Switching to a more plant-based diet affects nutrient intake
A diet based on plant sources benefits both population health and the environment. However, in plant-based diets the intake of certain vitamins and minerals can differ from that of an average Finnish diet, which is heavily oriented toward animal-based sources.
In comparative studies focused on vegetarian and mixed diets, folate intake and folate concentrations measured in the body have been found to be higher in people observing a vegan diet, and to a degree, also in those who adhere to a more plant-based diet. In contrast, the intake of vitamin B12 and iodine was reduced.
In individual studies, the body’s iron stores have also been found to be lower in people on a plant-based diet, even if their iron intake has been abundant. This is probably at least partly explained by the poorer absorption of iron originating from plants.
In the light of recent studies, and for climate-related reasons in particular, Finns should make the transition to a more sustainable, plant-based diet. This would mean reducing the consumption of food products derived from animals, especially red meat and processed meat. Such a change would also yield health benefits, including improvements to the quality of fat in the diet, and consequently, improved lipid levels in the blood.
“In terms of nutrient intake, the transition can be made in a reasonably safe manner, but the more plant-based the new diet is, the more changes there will be in nutrient intake,” says Doctoral Researcher Tiina Pellinen from the Faculty of Agriculture and Forestry, University of Helsinki.
In spring 2017, a study was carried out at the University of Helsinki, involving 136 healthy adult volunteers who followed one of three study diets for 12 weeks. One of the diets relied heavily on animal proteins, corresponding with the diet of average Finns. In the other two diets, varying shares of animal protein sources, including red meat, poultry and dairy products, were replaced with a range of sources containing plant proteins, such as legumes, nuts, seeds and cereal products.
Replacing animal-based protein sources with plant-based options also alters vitamin and mineral intake
In the case of vitamin B12 and iodine, the results of the study are in line with prior research—their intake decreased in the diets based primarily on plant-source proteins. In contrast, the study subjects gained more iron and folate in the most plant protein-rich diet compared to the diet based on animal protein sources.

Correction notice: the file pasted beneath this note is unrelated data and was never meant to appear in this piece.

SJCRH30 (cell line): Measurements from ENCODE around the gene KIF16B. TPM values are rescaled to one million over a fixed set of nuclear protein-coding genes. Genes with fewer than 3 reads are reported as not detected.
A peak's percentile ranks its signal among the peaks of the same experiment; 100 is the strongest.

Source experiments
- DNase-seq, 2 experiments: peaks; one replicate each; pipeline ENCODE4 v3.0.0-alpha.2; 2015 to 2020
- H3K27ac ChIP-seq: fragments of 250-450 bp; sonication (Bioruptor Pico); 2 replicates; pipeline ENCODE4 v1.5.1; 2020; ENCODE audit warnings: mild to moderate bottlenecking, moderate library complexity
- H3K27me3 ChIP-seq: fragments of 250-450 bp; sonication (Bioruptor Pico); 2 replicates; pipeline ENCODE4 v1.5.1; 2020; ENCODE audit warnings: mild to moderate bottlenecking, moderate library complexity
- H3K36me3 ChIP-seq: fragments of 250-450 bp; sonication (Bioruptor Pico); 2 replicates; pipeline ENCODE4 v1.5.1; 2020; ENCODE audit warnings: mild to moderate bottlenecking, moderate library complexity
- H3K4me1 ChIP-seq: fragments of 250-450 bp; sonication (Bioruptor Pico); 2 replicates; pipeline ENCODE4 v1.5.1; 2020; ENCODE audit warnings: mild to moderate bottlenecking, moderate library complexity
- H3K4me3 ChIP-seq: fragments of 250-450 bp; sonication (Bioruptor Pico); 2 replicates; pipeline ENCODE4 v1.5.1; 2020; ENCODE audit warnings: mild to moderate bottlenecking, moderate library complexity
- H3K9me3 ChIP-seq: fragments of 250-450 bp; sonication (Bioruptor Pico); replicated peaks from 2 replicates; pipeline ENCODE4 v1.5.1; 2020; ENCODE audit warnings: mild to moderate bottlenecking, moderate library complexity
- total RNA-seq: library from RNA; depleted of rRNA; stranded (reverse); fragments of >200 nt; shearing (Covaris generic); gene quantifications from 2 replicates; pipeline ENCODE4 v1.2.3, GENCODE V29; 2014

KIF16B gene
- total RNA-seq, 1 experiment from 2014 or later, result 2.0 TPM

However, no differences were seen among the diets in the biomarkers indicating the iron status of the body or folate concentration. In other words, the iron status did not worsen, which may be due to the presence of a sufficient number of factors that promote iron absorption, including vitamin C, in the more plant-based diets.
At the same time, the more the animal protein sources were replaced with plant protein sources, the more the vitamin B12 intake decreased. The concentration of active vitamin B12 in the blood was significantly lower in the most plant-based diet group compared to the group that followed the diet based on animal protein sources.
The intake of iodine from food and iodine concentration in urine decreased in both of the plant-based diets equally compared to the animal-based diet.
“When switching to a more plant-based diet, it’s important to ensure sufficient intake of vitamin B12 and iodine. Today, iodine and vitamin B12 have been added to most plant-based products designed to replace milk. Had we used supplemented products in this study too, we might have obtained different results in terms of these nutrients,” Pellinen muses.
When replacing dairy products in the diet, plant-based products supplemented with vitamin B12 and iodine should be favored. Nordic nutrition guidelines recommend considering the use of vitamin B12 supplements when observing a vegetarian diet, while iodine supplements are recommended during pregnancy and breast-feeding if iodine intake from food is limited.
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